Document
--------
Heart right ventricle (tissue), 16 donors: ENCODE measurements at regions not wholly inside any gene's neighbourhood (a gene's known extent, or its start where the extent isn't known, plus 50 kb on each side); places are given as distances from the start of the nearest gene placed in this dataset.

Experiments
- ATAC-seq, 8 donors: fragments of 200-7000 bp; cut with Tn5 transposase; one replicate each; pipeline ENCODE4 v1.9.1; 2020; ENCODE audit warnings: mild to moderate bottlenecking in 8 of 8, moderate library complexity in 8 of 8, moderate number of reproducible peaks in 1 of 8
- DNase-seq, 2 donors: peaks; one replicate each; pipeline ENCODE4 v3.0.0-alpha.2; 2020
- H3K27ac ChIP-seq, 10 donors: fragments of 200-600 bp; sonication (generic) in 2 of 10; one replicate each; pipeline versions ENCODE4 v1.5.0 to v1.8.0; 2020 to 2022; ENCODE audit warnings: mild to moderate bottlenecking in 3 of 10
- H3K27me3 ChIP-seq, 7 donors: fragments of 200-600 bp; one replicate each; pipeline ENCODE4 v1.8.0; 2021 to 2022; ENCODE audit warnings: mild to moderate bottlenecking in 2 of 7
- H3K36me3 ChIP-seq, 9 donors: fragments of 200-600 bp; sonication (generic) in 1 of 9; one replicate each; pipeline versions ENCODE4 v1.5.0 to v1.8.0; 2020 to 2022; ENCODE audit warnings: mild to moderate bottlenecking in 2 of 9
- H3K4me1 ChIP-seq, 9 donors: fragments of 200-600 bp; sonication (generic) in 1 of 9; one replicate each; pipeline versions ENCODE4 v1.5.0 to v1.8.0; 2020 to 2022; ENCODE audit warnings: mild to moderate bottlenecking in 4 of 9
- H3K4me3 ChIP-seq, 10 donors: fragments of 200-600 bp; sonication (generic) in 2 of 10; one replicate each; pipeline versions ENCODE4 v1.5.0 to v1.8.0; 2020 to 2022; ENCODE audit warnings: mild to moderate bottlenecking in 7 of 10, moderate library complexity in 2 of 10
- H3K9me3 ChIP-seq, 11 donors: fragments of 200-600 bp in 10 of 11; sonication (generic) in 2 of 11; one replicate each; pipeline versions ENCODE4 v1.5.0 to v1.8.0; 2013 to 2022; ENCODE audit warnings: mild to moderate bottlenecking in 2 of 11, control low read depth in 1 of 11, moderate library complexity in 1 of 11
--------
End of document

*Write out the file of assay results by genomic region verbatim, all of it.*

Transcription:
Heart right ventricle (tissue), 16 donors: ENCODE measurements at regions not wholly inside any gene's neighbourhood (a gene's known extent, or its start where the extent isn't known, plus 50 kb on each side); places are given as distances from the start of the nearest gene placed in this dataset.

Experiments
- ATAC-seq, 8 donors: fragments of 200-7000 bp; cut with Tn5 transposase; one replicate each; pipeline ENCODE4 v1.9.1; 2020; ENCODE audit warnings: mild to moderate bottlenecking in 8 of 8, moderate library complexity in 8 of 8, moderate number of reproducible peaks in 1 of 8
- DNase-seq, 2 donors: peaks; one replicate each; pipeline ENCODE4 v3.0.0-alpha.2; 2020
- H3K27ac ChIP-seq, 10 donors: fragments of 200-600 bp; sonication (generic) in 2 of 10; one replicate each; pipeline versions ENCODE4 v1.5.0 to v1.8.0; 2020 to 2022; ENCODE audit warnings: mild to moderate bottlenecking in 3 of 10
- H3K27me3 ChIP-seq, 7 donors: fragments of 200-600 bp; one replicate each; pipeline ENCODE4 v1.8.0; 2021 to 2022; ENCODE audit warnings: mild to moderate bottlenecking in 2 of 7
- H3K36me3 ChIP-seq, 9 donors: fragments of 200-600 bp; sonication (generic) in 1 of 9; one replicate each; pipeline versions ENCODE4 v1.5.0 to v1.8.0; 2020 to 2022; ENCODE audit warnings: mild to moderate bottlenecking in 2 of 9
- H3K4me1 ChIP-seq, 9 donors: fragments of 200-600 bp; sonication (generic) in 1 of 9; one replicate each; pipeline versions ENCODE4 v1.5.0 to v1.8.0; 2020 to 2022; ENCODE audit warnings: mild to moderate bottlenecking in 4 of 9
- H3K4me3 ChIP-seq, 10 donors: fragments of 200-600 bp; sonication (generic) in 2 of 10; one replicate each; pipeline versions ENCODE4 v1.5.0 to v1.8.0; 2020 to 2022; ENCODE audit warnings: mild to moderate bottlenecking in 7 of 10, moderate library complexity in 2 of 10
- H3K9me3 ChIP-seq, 11 donors: fragments of 200-600 bp in 10 of 11; sonication (generic) in 2 of 11; one replicate each; pipeline versions ENCODE4 v1.5.0 to v1.8.0; 2013 to 2022; ENCODE audit warnings: mild to moderate bottlenecking in 2 of 11, control low read depth in 1 of 11, moderate library complexity in 1 of 11